Bruce Weber and I Collaborate on a Poem (It gets wackier)

The August issue of Chronogram published a collaborative poem by Bruce Weber and myself.

Lines Never Written by e.e. cummings

under a gray sky epiphanies linger like frost on the tongue
sparrows taste best when swallowed by the sea
moose live long lives without reading Leaves of Grass
schoolyard sandboxes never forget their tragedies
kerouac’s mother refused to suckle him while drinking brandy
e.e. cummings loved the way vowels shimmy their hips
walt whitman placed dancing girls on his dope scale
congress has outlawed house plants that grow the color of money
many people have tried to ruin the alphabet
but no one can stop us from writing with shadows

We followed an exercise from the January issue of Poets & Writers:

“Compose a poem collaboratively with a fried. Write one line and send it to your friend via e-mail, or by passing a notebook back and forth, inviting your friend to write another line that builds on the first. Continue composing the poem together, line by line, until you have at least twenty lines. Then, each on your own, consider the draft and revise it independently. Compare the final versions.”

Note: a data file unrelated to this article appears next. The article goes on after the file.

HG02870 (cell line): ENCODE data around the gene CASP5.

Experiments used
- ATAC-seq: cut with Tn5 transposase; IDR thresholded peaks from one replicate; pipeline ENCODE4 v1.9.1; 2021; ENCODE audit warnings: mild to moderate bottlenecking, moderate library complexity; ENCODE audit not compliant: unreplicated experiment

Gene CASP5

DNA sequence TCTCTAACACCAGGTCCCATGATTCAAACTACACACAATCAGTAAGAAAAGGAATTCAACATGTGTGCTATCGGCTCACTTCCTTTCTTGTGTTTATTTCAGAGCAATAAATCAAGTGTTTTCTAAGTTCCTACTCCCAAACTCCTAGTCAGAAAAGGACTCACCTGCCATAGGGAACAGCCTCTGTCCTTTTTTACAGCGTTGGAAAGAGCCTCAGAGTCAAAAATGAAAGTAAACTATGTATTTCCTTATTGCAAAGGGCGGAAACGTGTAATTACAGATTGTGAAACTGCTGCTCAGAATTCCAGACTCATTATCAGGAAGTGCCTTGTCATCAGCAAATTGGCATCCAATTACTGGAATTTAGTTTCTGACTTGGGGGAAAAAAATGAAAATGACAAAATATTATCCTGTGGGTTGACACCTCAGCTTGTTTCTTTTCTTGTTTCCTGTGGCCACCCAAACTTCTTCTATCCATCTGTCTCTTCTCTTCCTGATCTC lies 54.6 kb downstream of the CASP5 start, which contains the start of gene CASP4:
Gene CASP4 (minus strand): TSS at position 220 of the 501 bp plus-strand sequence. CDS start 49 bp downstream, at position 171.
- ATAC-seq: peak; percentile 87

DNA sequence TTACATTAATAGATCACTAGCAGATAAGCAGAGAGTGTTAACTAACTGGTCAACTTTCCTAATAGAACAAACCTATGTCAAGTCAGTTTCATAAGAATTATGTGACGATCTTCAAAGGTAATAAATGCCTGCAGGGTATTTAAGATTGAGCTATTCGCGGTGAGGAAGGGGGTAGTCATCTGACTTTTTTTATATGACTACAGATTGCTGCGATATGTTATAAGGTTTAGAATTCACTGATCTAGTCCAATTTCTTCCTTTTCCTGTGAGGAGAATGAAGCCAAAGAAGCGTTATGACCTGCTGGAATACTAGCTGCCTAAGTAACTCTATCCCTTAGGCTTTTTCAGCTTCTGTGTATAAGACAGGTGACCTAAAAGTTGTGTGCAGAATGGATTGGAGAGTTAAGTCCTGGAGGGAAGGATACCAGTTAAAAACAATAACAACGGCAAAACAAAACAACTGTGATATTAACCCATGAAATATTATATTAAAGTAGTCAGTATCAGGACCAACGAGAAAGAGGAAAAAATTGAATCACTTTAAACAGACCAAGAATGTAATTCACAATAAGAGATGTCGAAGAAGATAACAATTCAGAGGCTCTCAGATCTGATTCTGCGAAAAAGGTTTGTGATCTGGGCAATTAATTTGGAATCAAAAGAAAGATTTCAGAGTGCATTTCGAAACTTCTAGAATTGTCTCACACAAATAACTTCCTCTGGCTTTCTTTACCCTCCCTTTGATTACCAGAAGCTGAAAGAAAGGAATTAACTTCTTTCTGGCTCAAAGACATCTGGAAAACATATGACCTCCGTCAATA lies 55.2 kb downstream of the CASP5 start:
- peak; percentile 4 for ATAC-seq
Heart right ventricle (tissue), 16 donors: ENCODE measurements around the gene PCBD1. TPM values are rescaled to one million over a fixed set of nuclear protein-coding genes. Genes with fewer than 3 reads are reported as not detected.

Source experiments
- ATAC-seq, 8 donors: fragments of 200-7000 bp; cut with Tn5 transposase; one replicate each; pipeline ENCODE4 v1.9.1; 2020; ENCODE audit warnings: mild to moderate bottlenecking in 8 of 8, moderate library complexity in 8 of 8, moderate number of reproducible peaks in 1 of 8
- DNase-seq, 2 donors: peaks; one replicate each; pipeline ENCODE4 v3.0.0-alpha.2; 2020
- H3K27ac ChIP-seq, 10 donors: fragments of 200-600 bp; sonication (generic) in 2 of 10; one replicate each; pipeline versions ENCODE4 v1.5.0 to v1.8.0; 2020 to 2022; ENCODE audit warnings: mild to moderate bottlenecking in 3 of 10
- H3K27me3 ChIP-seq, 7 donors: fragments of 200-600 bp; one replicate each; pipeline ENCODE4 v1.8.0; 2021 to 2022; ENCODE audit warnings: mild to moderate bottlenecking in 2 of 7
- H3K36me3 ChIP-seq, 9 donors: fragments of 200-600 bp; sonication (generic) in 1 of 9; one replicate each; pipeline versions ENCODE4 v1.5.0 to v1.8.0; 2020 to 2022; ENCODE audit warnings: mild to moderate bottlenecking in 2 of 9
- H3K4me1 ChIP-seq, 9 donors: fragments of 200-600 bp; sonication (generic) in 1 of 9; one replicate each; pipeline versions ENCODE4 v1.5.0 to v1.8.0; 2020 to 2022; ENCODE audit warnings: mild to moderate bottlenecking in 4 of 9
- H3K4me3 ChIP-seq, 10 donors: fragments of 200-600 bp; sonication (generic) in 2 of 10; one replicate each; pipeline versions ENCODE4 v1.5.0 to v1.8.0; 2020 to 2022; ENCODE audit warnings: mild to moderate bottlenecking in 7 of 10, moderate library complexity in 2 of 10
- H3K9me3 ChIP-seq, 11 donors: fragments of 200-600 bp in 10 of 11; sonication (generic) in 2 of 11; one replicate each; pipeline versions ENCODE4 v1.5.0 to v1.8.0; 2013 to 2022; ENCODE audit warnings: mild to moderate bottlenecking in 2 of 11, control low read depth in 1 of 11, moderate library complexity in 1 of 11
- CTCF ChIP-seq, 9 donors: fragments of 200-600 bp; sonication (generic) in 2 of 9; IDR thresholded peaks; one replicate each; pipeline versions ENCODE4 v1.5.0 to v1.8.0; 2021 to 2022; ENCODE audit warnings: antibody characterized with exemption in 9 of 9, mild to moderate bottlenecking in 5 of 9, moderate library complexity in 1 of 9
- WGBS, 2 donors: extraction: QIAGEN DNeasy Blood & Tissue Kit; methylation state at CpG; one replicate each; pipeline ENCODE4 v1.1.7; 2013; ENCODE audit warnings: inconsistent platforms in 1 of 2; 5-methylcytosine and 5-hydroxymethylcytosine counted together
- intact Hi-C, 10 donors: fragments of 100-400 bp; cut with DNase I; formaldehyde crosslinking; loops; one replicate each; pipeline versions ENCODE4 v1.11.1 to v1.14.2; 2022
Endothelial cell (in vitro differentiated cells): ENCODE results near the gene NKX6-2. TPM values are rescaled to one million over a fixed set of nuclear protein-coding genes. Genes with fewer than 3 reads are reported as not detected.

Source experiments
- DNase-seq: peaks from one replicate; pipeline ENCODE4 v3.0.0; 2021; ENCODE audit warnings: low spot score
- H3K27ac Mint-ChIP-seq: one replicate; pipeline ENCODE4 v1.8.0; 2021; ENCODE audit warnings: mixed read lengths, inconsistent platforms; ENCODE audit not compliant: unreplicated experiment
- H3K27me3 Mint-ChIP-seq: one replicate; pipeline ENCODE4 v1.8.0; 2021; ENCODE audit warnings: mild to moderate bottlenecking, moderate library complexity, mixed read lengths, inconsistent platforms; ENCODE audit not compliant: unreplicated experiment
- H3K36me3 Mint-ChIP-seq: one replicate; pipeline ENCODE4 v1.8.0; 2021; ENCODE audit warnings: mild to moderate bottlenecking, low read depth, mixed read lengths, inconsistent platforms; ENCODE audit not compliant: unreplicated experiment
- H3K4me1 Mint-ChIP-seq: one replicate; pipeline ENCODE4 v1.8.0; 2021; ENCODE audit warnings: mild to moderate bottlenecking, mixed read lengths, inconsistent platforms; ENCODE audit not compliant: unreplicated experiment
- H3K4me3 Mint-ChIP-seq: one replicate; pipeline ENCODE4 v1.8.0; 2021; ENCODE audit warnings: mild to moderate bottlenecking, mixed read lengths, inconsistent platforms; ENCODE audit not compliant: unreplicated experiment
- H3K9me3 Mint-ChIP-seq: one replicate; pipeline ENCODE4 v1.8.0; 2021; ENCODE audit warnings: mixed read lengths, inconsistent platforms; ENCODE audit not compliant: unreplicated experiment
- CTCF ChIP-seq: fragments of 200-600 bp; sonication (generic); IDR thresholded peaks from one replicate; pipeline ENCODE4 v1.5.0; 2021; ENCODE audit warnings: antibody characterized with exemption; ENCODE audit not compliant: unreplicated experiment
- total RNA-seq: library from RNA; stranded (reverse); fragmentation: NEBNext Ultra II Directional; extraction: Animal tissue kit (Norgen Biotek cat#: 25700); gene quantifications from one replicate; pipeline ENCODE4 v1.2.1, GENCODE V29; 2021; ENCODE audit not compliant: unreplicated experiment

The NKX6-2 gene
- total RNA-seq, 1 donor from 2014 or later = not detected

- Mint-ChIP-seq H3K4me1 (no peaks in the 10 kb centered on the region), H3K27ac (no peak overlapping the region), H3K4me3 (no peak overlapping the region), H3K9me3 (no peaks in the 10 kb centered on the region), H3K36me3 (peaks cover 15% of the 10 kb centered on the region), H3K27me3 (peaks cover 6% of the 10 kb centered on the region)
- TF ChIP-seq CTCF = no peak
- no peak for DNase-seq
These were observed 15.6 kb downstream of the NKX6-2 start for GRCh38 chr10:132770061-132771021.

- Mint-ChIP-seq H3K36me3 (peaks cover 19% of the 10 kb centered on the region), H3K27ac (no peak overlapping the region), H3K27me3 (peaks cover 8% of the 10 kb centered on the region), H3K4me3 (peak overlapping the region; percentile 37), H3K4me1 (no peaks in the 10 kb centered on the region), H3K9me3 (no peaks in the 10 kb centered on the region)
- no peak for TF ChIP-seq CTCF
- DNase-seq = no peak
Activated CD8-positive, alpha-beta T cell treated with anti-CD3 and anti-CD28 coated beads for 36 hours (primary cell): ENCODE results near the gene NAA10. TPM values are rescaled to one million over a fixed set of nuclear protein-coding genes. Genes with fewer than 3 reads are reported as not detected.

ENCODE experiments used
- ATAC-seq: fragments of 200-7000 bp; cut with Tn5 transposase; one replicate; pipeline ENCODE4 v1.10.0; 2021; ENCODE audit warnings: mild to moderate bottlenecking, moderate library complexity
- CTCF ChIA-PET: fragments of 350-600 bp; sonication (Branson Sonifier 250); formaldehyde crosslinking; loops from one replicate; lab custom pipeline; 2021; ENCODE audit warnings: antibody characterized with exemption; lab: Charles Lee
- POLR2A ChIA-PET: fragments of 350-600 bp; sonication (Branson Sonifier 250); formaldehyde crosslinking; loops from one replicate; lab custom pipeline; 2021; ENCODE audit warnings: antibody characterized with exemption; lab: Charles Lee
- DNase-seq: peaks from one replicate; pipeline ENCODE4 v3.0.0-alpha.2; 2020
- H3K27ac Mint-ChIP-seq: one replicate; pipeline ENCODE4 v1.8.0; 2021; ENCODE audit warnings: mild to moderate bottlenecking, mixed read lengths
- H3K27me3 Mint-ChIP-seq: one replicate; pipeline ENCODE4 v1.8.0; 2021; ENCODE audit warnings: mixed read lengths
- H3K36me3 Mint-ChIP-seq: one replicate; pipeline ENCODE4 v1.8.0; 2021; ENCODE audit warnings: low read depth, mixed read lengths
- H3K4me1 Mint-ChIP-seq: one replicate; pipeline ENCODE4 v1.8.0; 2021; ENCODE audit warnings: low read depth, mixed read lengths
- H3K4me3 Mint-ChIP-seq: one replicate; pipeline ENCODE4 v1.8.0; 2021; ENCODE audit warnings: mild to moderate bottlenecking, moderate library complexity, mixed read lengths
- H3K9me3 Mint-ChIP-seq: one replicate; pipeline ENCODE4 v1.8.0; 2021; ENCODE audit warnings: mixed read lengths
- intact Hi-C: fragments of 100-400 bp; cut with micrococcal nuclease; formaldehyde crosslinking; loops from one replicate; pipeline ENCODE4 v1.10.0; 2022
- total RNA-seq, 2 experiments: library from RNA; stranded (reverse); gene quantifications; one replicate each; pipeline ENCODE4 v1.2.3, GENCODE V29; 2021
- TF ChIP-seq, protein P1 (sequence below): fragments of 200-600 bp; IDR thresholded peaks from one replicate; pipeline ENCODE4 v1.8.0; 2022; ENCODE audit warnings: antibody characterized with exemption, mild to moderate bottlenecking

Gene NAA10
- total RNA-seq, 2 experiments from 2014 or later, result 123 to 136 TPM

On a summer afternoon we sat down together at a table in Bruce’s backyard and wrote the following draft, trading the page back and forth. From this material I later wrote “Lines Never Written by e.e. cummings.”

The world looks more honest under a gray sky
especially the shades of reality pressed into a corner
Remember, e.e. cummings didn’t die for your sins.
He merely stood up for the freedom of the alphabet
Instead, you should write your name with the tree shadows
allowing them to escape into an infinity of grays
Oh, Walt, what did you do with your dope scale?
Did you leave it around the copies of Leaves of Grass
that you sold to the New England Society of ?
Those antiquarian genealogists of witches
and moose that scared Kerouac all the way to the sea
the night he decided to swallow a sparrow
with a glass of a brandy in an old school yard
the sandbox could never forget its tragedy
and Jack lived the long life of the road
even when living at the end with his mother
the old bitch who wouldn’t let him suckle during her soap operas
and when the grayness returned I beeped my horn
at least the geese were excited
they shimmied their hips like dancing girls
in the cafes at Bob’s All-Night Rendez-vous
where Congress had declared all house plants
had to grow the color of money
and the grayness of epiphanies
lingered on our tongues list frost

* * * *

The Mother Grouse Blog is produced by Will Nixon, author of My Late Mother as a Ruffed Grouse and Love in the City of Grudges available on-line.

This entry was posted in Poems and tagged , , , , , , , , . Bookmark the permalink.